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Newsletter Vol 19 No.3 November 2015
- Bayreuth tickets
- The Future of the Society
- Forthcoming Events
- Richard Wagner: The Dresden Years
- Bayreuth Scholar's Report
- Wagner as Fundraiser
- News in brief
This issue of the Newsletter is dominated by two sets of circumstances that affect our Society, one positive and the other disturbing. First the good news: after a period of baffling prevarication and obfuscation (and other –ations besides) on the part of the Bayreuth authorities, we can announce the return of the ticket allocation for the Bayreuth Festival in 2016. In August I drew attention to the world beyond Bayreuth; now we focus again on what many regard as the very navel of Wagnerian performance. Below we print a message from our Chairman recounting the latest news about the ticket allocation and its implications.
Less happily we also include a message about the difficulties arising from the need to replace two key officer roles in our Society: Secretary and Treasurer. These roles have proved to be extremely demanding and will need to be divided to ease the burden. For this we need more support from the membership, and we hope this can be forthcoming at the AGM in December. There will also be an opportunity to enjoy ourselves then, when the business is done. If it is not too early to express them, our very best wishes for the Christmas season.
We are delighted to report that tickets to the Bayreuth Festival in 2016 will again be made available to member Societies of the RWVI. A total of 1,000 tickets will be offered pro rata on the basis of registered membership. At the time of writing we have no further information specifically as to the performances or ticket prices on offer but members will be advised as soon as possible and invited to apply to the Committee.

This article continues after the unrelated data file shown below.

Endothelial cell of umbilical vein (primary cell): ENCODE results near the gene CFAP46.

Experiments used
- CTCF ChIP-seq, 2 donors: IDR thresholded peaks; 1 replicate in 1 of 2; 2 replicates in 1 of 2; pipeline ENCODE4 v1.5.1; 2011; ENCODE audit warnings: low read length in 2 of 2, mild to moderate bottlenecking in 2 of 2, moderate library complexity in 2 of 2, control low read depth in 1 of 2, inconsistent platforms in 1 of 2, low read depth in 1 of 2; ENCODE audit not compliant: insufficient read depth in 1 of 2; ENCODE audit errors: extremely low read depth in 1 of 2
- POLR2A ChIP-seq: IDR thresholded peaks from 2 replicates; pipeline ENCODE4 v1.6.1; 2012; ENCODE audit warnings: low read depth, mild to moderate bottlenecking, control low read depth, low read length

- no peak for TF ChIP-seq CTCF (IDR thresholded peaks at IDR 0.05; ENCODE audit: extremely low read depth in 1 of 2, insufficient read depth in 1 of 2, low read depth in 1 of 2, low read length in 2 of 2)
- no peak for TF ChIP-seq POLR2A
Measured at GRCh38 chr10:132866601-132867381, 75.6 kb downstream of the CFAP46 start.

As you are aware Nadine Harrison stands down as Secretary at the forthcoming AGM and Scott Wilkinson will do so at the AGM in 2016. Despite numerous requests no volunteers have been forthcoming to fill these essential positions and we must stress to Members the consequences for the future of our Society. A Programme of Meetings has been arranged to June 2016 as has our Gartmore Weekend in September and Nadine has kindly agreed to administer these. It may be possible to provide a programme of meetings and a residential course until summer 2017 (including a celebration of the 20th anniversary of the independent Wagner Society of Scotland in October 2016) but, without a new programme secretary, anything beyond this would not be possible.
In the absence of a Secretary and Treasurer the Society simply cannot continue to function. Apart from the lack of personnel there are important legal obligations on the membership of a Registered Charity which a Committee thus depleted could not fulfil, and sadly the business of the AGM in December 2016 could involve the winding up of the Wagner Society of Scotland. Given our success and the hard work put in by Derek Watson and all those others who founded and ran the Society this would be too tragic to contemplate. However the Society belongs to its members and it is up to them to contribute to its running. The future of the Society will be discussed at the Annual General Meeting on 6 December.
All events take place at Edinburgh Society of Musicians, 3 Belford Road, EH4 3BL (by Dean Bridge).
Admission £7 members, £15 non-members (except 6 December as below).
Sunday 6 December 2015 6.30–9 pm
AGM and Members’ Christmas Social
As indicated in our August Newsletter, we will hold our 19th AGM on Sunday 6 December 2015 at 6.30pm..
Following the AGM, members are invited to a Christmas social evening including a buffet and drinks. There will be time to socialise and browse the remaining books and CDs we have for sale, just in case something catches your fancy. This event is for members only and there is no entry charge.
Sunday 17 January 2016 at 7.30 pm
Wagner — The Critic’s Perspective — Ken Walton
Wagner's music presented contemporary audiences and critics with a whole new listening experience. Ken Walton, classical music critic and Scotsman columnist, examines the nature of 19th century critical reaction to Wagner's music, setting such innovatory hallmarks as the so-called ‘Tristan Chord’ in historical perspective.
Ken Walton studied at the Royal Northern College of Music and Glasgow University. He has worked as a music critic, journalist and broadcaster in Scotland for over 30 years, the past 15 of these as principal music critic of The Scotsman. He is a former member of the BBC's Scottish Music Advisory Committee. Ken has also worked extensively in music education, having taught at Glasgow University and the RSAMD (now RCS), and is currently director of music performance at Hutchesons' Grammar School.